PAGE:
Getting to Know The Peach Kings

Last month Philly got to experience an uncharacteristically hip evening upstairs at World Café Live, when LA rock noir duo The Peach Kings put on the grimiest and sexiest...

Last month Philly got to experience an uncharacteristically hip evening upstairs at World Café Live, when LA rock noir duo The Peach Kings put on the grimiest and sexiest performance the dinner theater venue has seen in years.  The Peach Kings, comprised of Paige Wood and Steven Dies, have been kicking out ineffably soulful, bluesy garage jams and slow jams for more than half a decade now.  They bear some sort of resemblance to nearly all of the 20th century’s greatest sounds and looks that dance on the darker side of things, and slightly more recently, the likes of The Kills and mid-period Gossip.  They’ve released a few EPs, had their tunes wind up in a handful of prominent media, and even earned a fan in Drew Barrymore.  Shortly following their last area appearance they took some time so we here at PHILTHY could get to know what they’re all about.

Izzy Cihak: So I realize this is a huge question to start with, but what have been some of the highlights of the band so far?  You’ve shared stages with a ton of really amazing bands, had your songs in a lot of cool media, and seem to be generating a buzz among a lot of really cool people.

Steven Dies: Definitely been a lot of highlights. One of the most satisfying moments we had as a band was watching our music get pressed into vinyl. It’s always been a dream to have our music on a record, and it was especially satisfying knowing that we did it by ourselves, for ourselves.

Izzy: How would you characterize your process of writing and recording together?  How do songs usually come to be, or is it different every time?

Steven: It’s totally different every time.

Paige Wood: One thing that is usually universal throughout any of the process however, is that the more we try to force something, the further from the song we get. It’s common that lyrics appear out of a melody and get fit to a riff. Or conversely, the riff shapes the lyrical melody and the words follow. Sometimes, when the conditions are right, the whole song appears as a whole, music and lyrics. That’s when we know it’s a good one.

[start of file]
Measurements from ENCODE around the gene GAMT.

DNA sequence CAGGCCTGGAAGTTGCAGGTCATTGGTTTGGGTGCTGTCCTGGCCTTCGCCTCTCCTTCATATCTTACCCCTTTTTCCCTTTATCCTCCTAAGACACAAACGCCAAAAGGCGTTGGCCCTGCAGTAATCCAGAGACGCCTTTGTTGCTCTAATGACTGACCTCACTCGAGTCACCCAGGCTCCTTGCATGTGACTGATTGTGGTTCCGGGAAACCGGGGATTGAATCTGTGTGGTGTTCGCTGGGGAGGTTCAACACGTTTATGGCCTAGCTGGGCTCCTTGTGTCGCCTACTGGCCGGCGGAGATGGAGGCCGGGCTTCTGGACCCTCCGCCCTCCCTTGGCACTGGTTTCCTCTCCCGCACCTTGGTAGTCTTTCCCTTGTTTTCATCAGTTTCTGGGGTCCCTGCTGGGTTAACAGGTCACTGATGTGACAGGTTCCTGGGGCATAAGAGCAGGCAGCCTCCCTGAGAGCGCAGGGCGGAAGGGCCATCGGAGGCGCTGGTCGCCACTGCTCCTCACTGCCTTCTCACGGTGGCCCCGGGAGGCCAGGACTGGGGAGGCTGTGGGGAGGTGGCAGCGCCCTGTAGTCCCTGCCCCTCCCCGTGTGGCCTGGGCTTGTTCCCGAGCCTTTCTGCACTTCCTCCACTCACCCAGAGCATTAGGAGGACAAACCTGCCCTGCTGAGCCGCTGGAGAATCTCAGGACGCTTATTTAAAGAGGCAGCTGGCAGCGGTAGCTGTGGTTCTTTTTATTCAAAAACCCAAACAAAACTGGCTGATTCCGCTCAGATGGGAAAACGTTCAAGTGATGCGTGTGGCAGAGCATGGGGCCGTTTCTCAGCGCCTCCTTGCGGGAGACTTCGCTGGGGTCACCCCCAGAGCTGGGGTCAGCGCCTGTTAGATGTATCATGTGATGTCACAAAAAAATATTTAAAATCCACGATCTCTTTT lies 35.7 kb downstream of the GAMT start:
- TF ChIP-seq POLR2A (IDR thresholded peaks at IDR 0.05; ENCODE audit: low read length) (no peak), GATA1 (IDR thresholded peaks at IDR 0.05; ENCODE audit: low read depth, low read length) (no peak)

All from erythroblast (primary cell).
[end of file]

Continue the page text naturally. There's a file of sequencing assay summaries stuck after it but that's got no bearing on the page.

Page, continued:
Izzy: What would you consider to be the most significant influences behind your music, both musical and otherwise?

Steven: I really admire people and artists that seem immune to all the influences and styles going on around them. Lou Reed, Iggy Pop, Tom Morello, all stand out as artists who inspire me.

Paige: Fashion has always played a big role in my life and my music. Along with film. I’ve always been an extremely visual person who appreciates a good landscape.

Izzy: Is there anything about you that you suspect your fans would never guess, whether it be tastes, rituals, or just your outlook on life and creating art?

Steven: They would never guess how much I love corn beef hash.

Paige: I love aromatherapy and cooking just to create good smells.

Izzy: Out of curiosity, have you drawn comparisons to The Kills?  A lot of your work really reminds me of their Midnight Boom album, which I was a pretty massive fan of.

Steven: We do love The Kills. That’s definitely an initial comparison people have to our look and our tastes, also X, the White Stripes, or the Black Keys with female vocals. It’s the female/male/duo rock dynamic that we all kind of have in common. Also, until recently, we’ve done a lot of our recordings with sequenced drums and vintage drum machines, of which Jamie Hince is the master. I think we were drawn to that kind of drum/beat sound more from the hip-hop side of our influences, but when dirtied up and applied to rock music, it definitely can start to sound like The Kills. Our new recordings are moving more towards a reflection of our live sound, while still maintaining some of the original elements of our existing music, with drum machines for example.

Izzy: You both have really amazing personal style… Do you have any particular significant “style icons,” if that’s even the kind of thing you think about?

Steven: I’ve gone through so many different phases of style that, when I look back, are all pretty embarrassing. So I’m glad that you like what I’m working with right now. I think that timeless is my goal; I’ve done the brightly colored and all over prints and loud shoes and hats and neon pants, and I cringe when I see photos of myself. Now, I’m always in black jeans and leather boots. Shirts can’t be too tight (although doing laundry on the road usually results in some shrunken garments) or too loose. When I write it out, it sounds like I’m describing an elderly man.

Paige: I definitely think about it. Ditto to the classic and timeless vibe. I love a strong woman in a solid pair of trousers.

Izzy: Your music videos are also very cool (I especially like “Fisherman.”) Are there any visual artists that you’re especially fond of, or who might inspire that side of your work?

Paige: We love movies so we’re fond of David Lynch, Quentin Tarantino, Martin Scorsese, and Wes Andersen, and also we are big photography fans of Mick Rock, Ellen Von Unwerth, Jamie Nelson, and Richard Avedon. The list goes on.

Izzy: Finally, how are you spending the rest of 2016??

Paige: In the studio recording new music. Planning the release and our next tour. And having some fun.

Band InterviewsMusic

During the day Izzy Cihak teaches transgression, subversion, and revolution at Temple University. At night he haunts Philthy's best venues to cover worthwhile acts for Philthy Mag. Morrissey is everything to him and, in their own heads, all of his friends see themselves as Zooey Deschanel.